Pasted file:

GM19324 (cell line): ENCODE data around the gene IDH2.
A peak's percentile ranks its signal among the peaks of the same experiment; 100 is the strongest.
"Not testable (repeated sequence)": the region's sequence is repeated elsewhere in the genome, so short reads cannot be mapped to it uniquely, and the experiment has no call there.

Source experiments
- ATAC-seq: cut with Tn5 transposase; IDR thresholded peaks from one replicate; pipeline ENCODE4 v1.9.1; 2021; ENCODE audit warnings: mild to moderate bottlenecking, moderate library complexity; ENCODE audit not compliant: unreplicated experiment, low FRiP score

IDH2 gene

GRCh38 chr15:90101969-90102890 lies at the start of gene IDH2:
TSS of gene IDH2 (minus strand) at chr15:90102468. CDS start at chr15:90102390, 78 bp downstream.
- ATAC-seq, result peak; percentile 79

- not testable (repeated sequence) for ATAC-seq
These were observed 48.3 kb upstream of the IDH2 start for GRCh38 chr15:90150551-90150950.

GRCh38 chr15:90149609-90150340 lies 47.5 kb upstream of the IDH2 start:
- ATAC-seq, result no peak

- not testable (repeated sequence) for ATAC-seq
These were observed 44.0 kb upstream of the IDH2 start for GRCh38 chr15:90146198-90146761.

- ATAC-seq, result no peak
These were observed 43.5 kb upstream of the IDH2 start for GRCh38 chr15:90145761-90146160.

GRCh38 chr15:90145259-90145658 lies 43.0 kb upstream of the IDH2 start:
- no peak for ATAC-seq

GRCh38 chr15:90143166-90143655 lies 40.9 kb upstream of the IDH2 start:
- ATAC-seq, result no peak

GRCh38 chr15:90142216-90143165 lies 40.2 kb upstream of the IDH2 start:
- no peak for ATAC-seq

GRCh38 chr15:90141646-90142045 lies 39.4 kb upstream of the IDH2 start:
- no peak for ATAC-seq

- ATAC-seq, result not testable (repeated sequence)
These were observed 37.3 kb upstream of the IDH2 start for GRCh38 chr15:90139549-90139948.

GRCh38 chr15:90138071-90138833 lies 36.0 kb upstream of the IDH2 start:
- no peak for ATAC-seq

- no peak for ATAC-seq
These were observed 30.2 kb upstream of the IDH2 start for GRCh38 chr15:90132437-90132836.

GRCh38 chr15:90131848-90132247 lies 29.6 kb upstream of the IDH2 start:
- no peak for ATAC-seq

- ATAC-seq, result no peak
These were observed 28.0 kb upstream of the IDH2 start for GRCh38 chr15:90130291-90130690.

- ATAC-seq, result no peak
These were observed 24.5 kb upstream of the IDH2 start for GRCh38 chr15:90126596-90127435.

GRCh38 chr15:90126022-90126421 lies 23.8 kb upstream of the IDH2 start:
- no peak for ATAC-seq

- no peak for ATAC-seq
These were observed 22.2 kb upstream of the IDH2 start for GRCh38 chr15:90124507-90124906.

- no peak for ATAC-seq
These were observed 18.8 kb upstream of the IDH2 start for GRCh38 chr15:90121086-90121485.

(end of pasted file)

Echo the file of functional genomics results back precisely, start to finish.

GM19324 (cell line): ENCODE data around the gene IDH2.
A peak's percentile ranks its signal among the peaks of the same experiment; 100 is the strongest.
"Not testable (repeated sequence)": the region's sequence is repeated elsewhere in the genome, so short reads cannot be mapped to it uniquely, and the experiment has no call there.

Source experiments
- ATAC-seq: cut with Tn5 transposase; IDR thresholded peaks from one replicate; pipeline ENCODE4 v1.9.1; 2021; ENCODE audit warnings: mild to moderate bottlenecking, moderate library complexity; ENCODE audit not compliant: unreplicated experiment, low FRiP score

IDH2 gene

GRCh38 chr15:90101969-90102890 lies at the start of gene IDH2:
TSS of gene IDH2 (minus strand) at chr15:90102468. CDS start at chr15:90102390, 78 bp downstream.
- ATAC-seq, result peak; percentile 79

- not testable (repeated sequence) for ATAC-seq
These were observed 48.3 kb upstream of the IDH2 start for GRCh38 chr15:90150551-90150950.

GRCh38 chr15:90149609-90150340 lies 47.5 kb upstream of the IDH2 start:
- ATAC-seq, result no peak

- not testable (repeated sequence) for ATAC-seq
These were observed 44.0 kb upstream of the IDH2 start for GRCh38 chr15:90146198-90146761.

- ATAC-seq, result no peak
These were observed 43.5 kb upstream of the IDH2 start for GRCh38 chr15:90145761-90146160.

GRCh38 chr15:90145259-90145658 lies 43.0 kb upstream of the IDH2 start:
- no peak for ATAC-seq

GRCh38 chr15:90143166-90143655 lies 40.9 kb upstream of the IDH2 start:
- ATAC-seq, result no peak

GRCh38 chr15:90142216-90143165 lies 40.2 kb upstream of the IDH2 start:
- no peak for ATAC-seq

GRCh38 chr15:90141646-90142045 lies 39.4 kb upstream of the IDH2 start:
- no peak for ATAC-seq

- ATAC-seq, result not testable (repeated sequence)
These were observed 37.3 kb upstream of the IDH2 start for GRCh38 chr15:90139549-90139948.

GRCh38 chr15:90138071-90138833 lies 36.0 kb upstream of the IDH2 start:
- no peak for ATAC-seq

- no peak for ATAC-seq
These were observed 30.2 kb upstream of the IDH2 start for GRCh38 chr15:90132437-90132836.

GRCh38 chr15:90131848-90132247 lies 29.6 kb upstream of the IDH2 start:
- no peak for ATAC-seq

- ATAC-seq, result no peak
These were observed 28.0 kb upstream of the IDH2 start for GRCh38 chr15:90130291-90130690.

- ATAC-seq, result no peak
These were observed 24.5 kb upstream of the IDH2 start for GRCh38 chr15:90126596-90127435.

GRCh38 chr15:90126022-90126421 lies 23.8 kb upstream of the IDH2 start:
- no peak for ATAC-seq

- no peak for ATAC-seq
These were observed 22.2 kb upstream of the IDH2 start for GRCh38 chr15:90124507-90124906.

- no peak for ATAC-seq
These were observed 18.8 kb upstream of the IDH2 start for GRCh38 chr15:90121086-90121485.